Whether the document is a proposal, presentation or manual you're co-creating, or a task-list for work happening in another application, a tool like this would probably eliminate the need for most of those meetings. In fact, there's no real limit to the number of collaborators who can share the same document - your whole team could be editing the same task list at once!

The Project Meeting

In my own experience, these are probably the most time-consuming meetings in any given company. They generally require the presence of each member of a project team, even though most of them are only involved with one small part of the project, and don't really need to know, in detail, what's going on in the rest of the project.

So for however long the meeting lasts, probably a substantial portion of the attendees are effectively wasting their time: sitting around with no real contribution to make, and having to listen to people talking about things that don't really interest or concern them.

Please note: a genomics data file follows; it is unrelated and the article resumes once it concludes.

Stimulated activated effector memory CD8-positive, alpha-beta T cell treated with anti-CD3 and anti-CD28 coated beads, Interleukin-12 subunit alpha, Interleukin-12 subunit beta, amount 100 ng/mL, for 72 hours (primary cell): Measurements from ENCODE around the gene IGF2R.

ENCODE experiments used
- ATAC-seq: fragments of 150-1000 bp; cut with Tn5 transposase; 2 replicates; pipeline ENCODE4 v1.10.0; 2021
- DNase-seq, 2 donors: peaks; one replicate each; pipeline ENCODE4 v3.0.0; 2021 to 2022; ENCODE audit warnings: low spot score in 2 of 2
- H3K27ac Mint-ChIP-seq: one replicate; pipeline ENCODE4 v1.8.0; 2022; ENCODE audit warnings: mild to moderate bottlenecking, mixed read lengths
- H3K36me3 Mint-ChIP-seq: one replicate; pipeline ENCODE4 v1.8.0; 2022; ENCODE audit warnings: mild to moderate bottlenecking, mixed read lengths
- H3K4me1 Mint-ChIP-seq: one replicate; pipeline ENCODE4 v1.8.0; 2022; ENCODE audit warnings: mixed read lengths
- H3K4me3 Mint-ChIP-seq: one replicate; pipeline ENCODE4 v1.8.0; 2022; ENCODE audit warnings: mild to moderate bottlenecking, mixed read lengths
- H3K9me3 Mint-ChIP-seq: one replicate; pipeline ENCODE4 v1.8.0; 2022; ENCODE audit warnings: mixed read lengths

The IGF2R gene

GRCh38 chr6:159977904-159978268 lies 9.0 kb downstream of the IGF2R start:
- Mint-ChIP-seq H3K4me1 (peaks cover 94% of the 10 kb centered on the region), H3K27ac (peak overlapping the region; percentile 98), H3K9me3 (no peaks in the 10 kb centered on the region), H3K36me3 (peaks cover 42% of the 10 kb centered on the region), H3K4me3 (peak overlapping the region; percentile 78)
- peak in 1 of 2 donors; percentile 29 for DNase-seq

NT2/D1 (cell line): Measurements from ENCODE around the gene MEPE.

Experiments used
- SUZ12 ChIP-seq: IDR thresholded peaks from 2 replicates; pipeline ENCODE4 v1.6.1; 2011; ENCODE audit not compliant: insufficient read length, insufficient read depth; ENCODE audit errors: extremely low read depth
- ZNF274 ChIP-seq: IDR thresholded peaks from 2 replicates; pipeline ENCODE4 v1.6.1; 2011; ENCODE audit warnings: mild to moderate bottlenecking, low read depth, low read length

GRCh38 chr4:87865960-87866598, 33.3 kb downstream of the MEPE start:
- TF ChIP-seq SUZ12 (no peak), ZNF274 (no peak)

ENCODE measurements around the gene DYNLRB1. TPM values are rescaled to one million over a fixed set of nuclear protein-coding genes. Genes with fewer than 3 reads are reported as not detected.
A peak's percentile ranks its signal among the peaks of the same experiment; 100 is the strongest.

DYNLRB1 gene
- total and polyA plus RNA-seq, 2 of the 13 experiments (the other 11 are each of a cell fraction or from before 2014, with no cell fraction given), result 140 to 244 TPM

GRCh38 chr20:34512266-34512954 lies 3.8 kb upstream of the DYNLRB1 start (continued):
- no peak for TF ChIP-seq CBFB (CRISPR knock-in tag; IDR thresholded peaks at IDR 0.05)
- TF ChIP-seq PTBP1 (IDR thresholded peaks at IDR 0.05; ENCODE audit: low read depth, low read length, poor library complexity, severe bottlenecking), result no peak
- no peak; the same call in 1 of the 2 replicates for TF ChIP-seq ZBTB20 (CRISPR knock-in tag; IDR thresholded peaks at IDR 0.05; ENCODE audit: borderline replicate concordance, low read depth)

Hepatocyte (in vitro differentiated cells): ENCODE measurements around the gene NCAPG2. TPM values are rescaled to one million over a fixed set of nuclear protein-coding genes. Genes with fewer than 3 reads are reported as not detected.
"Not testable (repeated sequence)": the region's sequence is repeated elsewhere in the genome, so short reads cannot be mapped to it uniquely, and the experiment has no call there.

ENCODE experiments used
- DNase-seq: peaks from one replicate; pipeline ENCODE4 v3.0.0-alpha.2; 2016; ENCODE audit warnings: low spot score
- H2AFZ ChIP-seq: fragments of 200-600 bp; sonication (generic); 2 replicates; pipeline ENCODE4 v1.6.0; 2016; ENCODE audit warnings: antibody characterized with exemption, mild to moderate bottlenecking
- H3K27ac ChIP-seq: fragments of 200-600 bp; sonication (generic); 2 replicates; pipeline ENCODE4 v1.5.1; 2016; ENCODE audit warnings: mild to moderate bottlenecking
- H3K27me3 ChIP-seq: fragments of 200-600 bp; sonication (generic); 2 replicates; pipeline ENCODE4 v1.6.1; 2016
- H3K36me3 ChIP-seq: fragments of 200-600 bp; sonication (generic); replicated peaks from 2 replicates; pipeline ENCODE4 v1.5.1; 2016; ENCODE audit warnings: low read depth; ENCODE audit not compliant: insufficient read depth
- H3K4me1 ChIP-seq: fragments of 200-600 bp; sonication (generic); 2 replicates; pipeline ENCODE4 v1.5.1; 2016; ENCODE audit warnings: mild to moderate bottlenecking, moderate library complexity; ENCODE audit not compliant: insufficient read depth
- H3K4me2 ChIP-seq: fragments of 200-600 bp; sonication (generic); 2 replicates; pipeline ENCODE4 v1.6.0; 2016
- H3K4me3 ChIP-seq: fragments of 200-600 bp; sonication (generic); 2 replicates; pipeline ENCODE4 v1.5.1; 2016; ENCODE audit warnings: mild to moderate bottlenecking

Now that's not to say that there's no value in these sorts of meetings, but wouldn't it make more sense if those people were able to carry on with actual work during the parts of the meeting that don't affect them directly?

Skype Conference Call
One old-school solution to this is the conference-call, although newer tools have made these easier and more productive. Tools like Microsoft Lync and Skype allow multiple participants to join in on an audio conversation while sitting at their desks (or on the road via their smartphones), carrying on with other work. They can even do it while wearing comfy headsets so they don't have to hold that old phone up to their ear or annoy their coworkers by using a speakerphone.

These tools even allow you to share an image of your computer desktop with the meeting, in case you need to demonstrate something to the group, and they have an accompanying text-chat that allows you to send things like addresses, names, numbers and links through to everyone or to one person at a time.